In Hepburn v. AlarmForce,1 the Ontario Superior Court of Justice considered the question of what constitutes a material change under the Arthur Wishart Act (Franchise Disclosure), 2000 (the Wishart Act). The Court dismissed the plaintiff franchisee’s motion for partial summary judgment, concluding that there were genuine issues requiring a trial, in part due to the insufficiency of the evidentiary record.
In this case, the franchisee (115) entered into a franchise agreement with AlarmForce in 1995 for the right to operate an AlarmForce franchise in Southwestern Ontario for a period of ten years (the 1995 Agreement). The 1995 Agreement included a right of renewal.
In March, 2005, the 1995 Agreement was up for renewal and 115 provided notice of its intention to renew the agreement. After 115 requested a renewal agreement, AlarmForce advised that it would provide the document “in due course.” The renewal agreement was provided to 115 in August, 2007, more than two years after the franchisee requested the renewal agreement (the 2007 Agreement).
Upon receipt of the 2007 Agreement, counsel for 115 noted a number of changes between the renewal agreement and the 1995 Agreement, and took the position that AlarmForce was required to provide a disclosure document since the differences between the agreements constituted a material change. The 2007 Agreement was never signed and the parties entered into a stand-off. Communication between the parties in the subsequent years was limited to occasional and unsuccessful offers by AlarmForce to purchase the franchise, until December, 2014, at which point AlarmForce provided notice of termination effective December, 2015.
Following completion of the pleadings, 115 brought a motion for partial summary judgement, seeking declarations from the Court that AlarmForce breached the Wishart Act by failing to provide a disclosure document and breached its duty of good faith and fair dealings.
With regards to the disclosure document, the central issue was whether AlarmForce was required to provide 115 with disclosure as a result of material differences between the 1995 Agreement and the 2007 Agreement. The Court found that the appropriate approach was a context-driven analysis, and noted that this required more information than a direct comparison of the two agreements; consideration of the surrounding circumstances was necessary. Since the Court found that the affidavit evidence put forward by the parties contained unsubstantiated assertions of fact, the Court determined that the evidentiary record was insufficient for it to make a finding regarding the issue of material change.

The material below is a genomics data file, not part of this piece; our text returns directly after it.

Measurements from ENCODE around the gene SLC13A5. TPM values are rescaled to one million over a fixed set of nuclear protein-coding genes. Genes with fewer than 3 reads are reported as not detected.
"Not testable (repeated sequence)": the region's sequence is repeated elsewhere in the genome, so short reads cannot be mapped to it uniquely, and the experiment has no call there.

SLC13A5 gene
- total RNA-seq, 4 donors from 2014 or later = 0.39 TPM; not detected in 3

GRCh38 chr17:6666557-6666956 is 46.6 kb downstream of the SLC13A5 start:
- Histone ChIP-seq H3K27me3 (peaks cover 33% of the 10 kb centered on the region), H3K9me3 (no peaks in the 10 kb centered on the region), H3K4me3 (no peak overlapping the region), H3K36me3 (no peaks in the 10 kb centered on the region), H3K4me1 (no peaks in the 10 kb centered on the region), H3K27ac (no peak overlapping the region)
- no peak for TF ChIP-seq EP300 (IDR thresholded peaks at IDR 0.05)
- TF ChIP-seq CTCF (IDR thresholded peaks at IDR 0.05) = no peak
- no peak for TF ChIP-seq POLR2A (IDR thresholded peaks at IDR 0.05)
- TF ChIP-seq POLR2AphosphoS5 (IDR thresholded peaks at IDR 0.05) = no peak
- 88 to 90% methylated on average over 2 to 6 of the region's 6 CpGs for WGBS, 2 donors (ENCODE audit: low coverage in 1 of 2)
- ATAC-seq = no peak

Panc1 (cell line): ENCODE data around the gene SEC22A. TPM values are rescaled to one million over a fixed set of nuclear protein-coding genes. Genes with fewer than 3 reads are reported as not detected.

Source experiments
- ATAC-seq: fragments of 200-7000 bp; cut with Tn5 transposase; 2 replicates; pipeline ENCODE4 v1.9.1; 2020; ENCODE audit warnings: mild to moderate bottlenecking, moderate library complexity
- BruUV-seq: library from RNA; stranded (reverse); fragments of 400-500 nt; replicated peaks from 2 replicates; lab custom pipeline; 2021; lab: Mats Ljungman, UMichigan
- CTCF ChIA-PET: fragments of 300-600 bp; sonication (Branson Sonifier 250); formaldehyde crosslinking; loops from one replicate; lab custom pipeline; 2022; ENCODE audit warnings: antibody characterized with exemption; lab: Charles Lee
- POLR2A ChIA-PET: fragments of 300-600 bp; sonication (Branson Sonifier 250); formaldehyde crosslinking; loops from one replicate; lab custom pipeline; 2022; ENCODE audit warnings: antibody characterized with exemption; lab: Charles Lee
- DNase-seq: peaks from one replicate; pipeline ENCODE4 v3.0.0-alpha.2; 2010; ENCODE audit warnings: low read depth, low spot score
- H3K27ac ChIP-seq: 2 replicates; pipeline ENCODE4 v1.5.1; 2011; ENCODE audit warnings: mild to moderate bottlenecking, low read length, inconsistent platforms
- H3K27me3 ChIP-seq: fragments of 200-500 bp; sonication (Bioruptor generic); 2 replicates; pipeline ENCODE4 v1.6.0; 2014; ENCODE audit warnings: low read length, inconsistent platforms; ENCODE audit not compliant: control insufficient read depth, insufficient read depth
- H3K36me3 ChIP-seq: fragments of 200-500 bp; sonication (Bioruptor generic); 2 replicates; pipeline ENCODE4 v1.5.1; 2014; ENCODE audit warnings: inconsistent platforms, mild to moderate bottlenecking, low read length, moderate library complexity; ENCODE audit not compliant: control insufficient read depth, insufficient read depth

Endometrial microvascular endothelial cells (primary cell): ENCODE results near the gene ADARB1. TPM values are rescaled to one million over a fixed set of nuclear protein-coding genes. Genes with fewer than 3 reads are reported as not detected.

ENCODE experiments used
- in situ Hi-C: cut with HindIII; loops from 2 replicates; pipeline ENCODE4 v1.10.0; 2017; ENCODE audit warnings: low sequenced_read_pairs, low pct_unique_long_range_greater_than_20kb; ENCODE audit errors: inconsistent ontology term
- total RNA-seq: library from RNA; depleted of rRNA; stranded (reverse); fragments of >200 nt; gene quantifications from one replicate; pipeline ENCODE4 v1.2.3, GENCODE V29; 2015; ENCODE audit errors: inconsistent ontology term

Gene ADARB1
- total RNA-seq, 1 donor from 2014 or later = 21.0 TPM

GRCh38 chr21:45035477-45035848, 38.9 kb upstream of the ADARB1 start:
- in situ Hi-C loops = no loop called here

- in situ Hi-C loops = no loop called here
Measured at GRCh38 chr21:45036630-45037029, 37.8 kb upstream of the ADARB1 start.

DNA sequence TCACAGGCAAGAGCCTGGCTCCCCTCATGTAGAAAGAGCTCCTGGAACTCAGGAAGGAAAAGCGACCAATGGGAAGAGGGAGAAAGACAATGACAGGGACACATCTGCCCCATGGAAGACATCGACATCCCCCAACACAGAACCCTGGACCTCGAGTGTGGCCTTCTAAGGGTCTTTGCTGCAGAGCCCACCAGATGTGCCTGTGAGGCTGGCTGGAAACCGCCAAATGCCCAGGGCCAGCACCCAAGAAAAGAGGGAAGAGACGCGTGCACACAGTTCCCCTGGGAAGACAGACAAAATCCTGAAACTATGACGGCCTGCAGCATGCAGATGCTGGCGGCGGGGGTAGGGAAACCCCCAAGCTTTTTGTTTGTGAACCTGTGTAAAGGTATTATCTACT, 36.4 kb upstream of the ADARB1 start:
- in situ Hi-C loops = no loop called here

The Court also considered whether AlarmForce breached its duty of good faith and fair dealings. 115 submitted that AlarmForce had failed to properly support the franchisee. In particular, 115 alleged that AlarmForce had provided unequal levels of advertising, corporate support and product opportunities between its corporate territories and 115. The Court, drawing from its conclusions regarding disclosure, found that the issue required a context-driven analysis which the evidentiary record could not support. Accordingly, the Court determined that there was a genuine issue requiring a trial.
In dismissing the plaintiff’s motion for partial summary judgment, the Court determined that it could not “fairly and justly adjudicate the issues” based on the evidentiary record. The decision is a useful reminder that parties must put their “best evidentiary foot forward,” particularly on motions for summary judgment.
1 Hepburn v. AlarmForce, 2017 ONSC 6012, <http://canlii.ca/t/h6ktq>